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How A Ballroom Dance Lesson Can Grow Your Business

How A Ballroom Dance Lesson Can Grow Your Business

Do you ever stop to think about the effect your demeanor and your physical presence has on others? 
Some lessons I learned for business and life came from my ballroom dance lessons including the one that answers that question.    

I started the lessons with a history of being a serious non-dancer. I was uncomfortable on the dance floor and the phrase “two left feet” came into being to describe me as did the term “wallflower” during my teen years. However, in my fourth decade I got hooked on ballroom dancing and never considered stopping until I broke my foot 15 years later. Another story.

In the beginning as a non-dancer, I lacked awareness not just about how to dance, but about my physical presence.  Having never been into sports, ever, and finding every excuse not to be, I tried various programs because it was “the thing” to do to stay healthy and fit.

Having tried yoga, jazzersize, stretching, bought a stationery bike, a treadmill, and weight lifting, and didn’t stick with any of them for very long. Then I discovered ballroom dancing and became totally addicted to it.   

I lucked out with an excellent teacher who expected excellence from his students.  One of the first things Jerry taught me was when his hand extended to invite me to dance, was to pay attention to how I was approaching him. I was like a bulldozer bumping into his chest and almost knocking him over rather than gracefully inserting myself into his appropriately positioned arms.  

He told me that a lot of women do this unwittingly and by pointing it out he was choosing to protect himself from the impact.  Until that lesson, I clearly didn’t have a moment’s thought about how my movement was affecting him.  

So here’s the lesson for business and life in general.  Do you pay attention or think about how your behavior, your presence, your demeanor affects the other person?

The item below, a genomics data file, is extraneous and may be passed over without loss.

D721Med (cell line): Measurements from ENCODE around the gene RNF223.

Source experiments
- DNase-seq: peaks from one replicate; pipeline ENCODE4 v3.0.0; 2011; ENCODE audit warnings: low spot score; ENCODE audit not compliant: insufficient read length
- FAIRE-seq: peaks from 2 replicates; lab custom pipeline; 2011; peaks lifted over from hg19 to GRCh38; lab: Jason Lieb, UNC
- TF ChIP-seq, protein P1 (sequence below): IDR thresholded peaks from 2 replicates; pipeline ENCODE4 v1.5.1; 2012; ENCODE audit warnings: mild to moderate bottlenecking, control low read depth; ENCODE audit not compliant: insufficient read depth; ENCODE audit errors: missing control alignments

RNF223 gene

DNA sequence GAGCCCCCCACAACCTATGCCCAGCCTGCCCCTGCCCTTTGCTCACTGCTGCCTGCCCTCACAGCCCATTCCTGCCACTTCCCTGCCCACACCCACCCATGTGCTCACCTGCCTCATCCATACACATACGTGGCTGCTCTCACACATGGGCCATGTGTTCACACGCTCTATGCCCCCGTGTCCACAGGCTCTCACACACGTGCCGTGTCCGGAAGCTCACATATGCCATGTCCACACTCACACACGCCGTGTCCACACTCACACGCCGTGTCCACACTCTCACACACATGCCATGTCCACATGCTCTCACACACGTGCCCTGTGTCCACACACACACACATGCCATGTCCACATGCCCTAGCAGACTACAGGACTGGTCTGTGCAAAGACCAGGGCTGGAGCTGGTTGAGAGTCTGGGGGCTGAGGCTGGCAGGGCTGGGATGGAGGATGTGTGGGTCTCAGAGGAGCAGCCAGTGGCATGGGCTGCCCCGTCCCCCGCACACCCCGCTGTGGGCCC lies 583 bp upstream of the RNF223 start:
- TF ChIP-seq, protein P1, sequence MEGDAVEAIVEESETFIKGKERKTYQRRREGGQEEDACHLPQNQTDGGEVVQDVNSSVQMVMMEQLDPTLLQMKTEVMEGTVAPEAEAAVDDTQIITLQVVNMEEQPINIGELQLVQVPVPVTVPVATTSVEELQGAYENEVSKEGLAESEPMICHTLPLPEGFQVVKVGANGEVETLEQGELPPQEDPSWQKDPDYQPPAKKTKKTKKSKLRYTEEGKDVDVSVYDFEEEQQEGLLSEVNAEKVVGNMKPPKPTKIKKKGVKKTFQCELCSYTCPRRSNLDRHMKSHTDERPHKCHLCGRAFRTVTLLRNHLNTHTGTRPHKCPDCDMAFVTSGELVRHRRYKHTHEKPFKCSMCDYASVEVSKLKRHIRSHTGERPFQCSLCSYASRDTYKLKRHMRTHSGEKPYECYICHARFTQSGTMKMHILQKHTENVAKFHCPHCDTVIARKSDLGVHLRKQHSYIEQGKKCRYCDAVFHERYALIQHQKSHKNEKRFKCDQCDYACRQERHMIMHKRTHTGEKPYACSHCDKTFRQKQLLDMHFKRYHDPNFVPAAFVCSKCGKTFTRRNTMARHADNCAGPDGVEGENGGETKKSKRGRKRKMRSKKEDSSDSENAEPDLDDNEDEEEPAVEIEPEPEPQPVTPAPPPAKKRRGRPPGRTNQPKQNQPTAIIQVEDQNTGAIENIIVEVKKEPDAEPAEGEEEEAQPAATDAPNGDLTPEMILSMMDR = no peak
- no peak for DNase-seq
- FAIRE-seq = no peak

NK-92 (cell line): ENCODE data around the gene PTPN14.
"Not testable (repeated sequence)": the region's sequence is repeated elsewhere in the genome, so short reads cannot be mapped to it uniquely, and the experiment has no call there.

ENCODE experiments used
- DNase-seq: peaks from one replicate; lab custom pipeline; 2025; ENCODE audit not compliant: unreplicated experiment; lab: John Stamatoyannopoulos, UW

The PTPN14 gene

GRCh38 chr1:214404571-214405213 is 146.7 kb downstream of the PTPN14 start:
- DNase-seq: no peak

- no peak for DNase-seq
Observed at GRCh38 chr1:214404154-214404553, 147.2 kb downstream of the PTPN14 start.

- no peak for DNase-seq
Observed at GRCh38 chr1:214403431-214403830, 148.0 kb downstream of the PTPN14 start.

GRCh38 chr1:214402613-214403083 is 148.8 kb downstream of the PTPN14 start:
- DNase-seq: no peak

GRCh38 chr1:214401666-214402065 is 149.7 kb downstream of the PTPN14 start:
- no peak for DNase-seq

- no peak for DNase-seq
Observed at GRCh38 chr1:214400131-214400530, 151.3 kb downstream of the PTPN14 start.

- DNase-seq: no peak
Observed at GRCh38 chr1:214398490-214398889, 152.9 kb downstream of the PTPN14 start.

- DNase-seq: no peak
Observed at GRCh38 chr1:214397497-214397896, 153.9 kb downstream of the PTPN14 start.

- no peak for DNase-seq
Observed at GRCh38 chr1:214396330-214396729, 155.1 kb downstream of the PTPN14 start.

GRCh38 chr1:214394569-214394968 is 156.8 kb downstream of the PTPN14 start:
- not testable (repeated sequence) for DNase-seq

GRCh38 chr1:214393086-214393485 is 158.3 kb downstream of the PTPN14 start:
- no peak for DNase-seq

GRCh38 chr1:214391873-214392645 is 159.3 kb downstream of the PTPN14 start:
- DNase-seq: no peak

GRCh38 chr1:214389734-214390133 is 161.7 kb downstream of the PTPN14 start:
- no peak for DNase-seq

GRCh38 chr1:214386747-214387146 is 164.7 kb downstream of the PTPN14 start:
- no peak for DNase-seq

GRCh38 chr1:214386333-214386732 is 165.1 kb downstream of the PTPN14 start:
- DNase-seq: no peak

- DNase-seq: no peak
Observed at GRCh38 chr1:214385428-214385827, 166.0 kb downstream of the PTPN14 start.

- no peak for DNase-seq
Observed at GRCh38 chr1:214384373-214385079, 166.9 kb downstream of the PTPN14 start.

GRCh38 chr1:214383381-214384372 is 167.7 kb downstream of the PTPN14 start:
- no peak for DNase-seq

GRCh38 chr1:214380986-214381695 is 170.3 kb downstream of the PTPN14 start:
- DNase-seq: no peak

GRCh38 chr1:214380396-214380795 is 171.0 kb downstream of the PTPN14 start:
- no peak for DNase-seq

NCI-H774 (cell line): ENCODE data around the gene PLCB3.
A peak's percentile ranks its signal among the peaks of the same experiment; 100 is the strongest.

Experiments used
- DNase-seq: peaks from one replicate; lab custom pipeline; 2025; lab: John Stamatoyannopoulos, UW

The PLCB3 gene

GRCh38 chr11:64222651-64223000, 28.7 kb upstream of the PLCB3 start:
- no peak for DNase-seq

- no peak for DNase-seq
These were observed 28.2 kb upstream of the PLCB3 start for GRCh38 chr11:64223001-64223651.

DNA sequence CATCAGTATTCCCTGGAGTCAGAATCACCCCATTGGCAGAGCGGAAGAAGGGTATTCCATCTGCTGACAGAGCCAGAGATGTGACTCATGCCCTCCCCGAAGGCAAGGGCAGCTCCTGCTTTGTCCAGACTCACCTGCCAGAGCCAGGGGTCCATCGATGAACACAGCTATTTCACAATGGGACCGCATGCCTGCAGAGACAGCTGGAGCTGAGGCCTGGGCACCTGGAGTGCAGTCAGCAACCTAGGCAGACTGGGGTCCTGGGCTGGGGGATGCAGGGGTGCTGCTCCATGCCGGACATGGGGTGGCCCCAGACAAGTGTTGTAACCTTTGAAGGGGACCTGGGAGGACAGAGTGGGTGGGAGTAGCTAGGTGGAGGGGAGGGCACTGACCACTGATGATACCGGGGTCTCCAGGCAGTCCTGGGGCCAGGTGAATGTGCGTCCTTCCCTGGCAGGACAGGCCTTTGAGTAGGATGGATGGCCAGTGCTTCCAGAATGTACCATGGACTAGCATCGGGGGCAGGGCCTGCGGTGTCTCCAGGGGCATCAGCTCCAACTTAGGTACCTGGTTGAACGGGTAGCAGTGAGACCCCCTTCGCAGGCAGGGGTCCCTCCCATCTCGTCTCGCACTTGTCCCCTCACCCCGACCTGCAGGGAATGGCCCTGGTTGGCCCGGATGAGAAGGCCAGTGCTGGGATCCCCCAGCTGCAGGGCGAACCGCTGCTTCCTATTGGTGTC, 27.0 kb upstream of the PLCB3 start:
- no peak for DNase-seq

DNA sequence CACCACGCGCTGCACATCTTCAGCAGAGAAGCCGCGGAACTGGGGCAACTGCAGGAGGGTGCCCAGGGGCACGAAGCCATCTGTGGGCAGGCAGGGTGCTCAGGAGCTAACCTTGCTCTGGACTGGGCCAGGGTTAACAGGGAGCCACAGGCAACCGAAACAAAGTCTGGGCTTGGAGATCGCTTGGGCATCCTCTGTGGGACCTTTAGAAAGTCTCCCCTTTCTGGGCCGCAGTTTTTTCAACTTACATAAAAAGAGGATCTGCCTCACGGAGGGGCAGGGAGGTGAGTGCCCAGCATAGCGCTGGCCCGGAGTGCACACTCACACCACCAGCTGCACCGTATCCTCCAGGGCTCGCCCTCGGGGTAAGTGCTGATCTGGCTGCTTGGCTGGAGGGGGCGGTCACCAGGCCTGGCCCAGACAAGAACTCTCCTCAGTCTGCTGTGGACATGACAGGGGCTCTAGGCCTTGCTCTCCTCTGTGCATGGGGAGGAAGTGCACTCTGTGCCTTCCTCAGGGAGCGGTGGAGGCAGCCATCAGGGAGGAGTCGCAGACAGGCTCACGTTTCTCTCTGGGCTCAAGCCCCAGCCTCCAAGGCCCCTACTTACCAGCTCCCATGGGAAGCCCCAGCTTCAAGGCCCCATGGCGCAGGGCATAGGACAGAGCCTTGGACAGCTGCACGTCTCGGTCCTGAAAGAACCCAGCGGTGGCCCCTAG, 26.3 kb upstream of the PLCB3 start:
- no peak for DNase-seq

Do you pay attention to how others react to you? How is your handshake? Do you focus on talking about  yourself? Could you be seen as overbearing or are you hardly noticed? Do you push a business card in someone’s hand without asking if they want it? Do you stand too close, too far? Do you ask about them and show interest when they tell you? Is the tone of your voice too loud, too low? Do you interrupt? Do you listen well without thinking about making the sale? Do you care about the person?  Do you know how to show it?

As a coach that specializes in relationships in business, I sometimes see in the marketing material or websites of some businesses that the focus is on themselves and not on the people they would like to serve.  

On the other hand, there are websites that don’t even mention the name of the owner, let alone something about who they are, their values or mission in offering their product or service.  All of this makes an unspoken impression and not necessarily the one you want.

There are so many times each day when our presence affects someone else.   Become aware of them by noticing examples as you go through your day. Check to see if you gracefully insert yourself or are you a bulldozer.  Bonus: if you apply this in your personal life, your relationships will improve.

By the way, I had reached gold level in some dances before I broke my foot.  So those early years of my not believing that I could be a dancer was very wrong. That’s another story. 

I love to receive your comments and questions, but please don’t call me when Dancing With The Stars is on TV!

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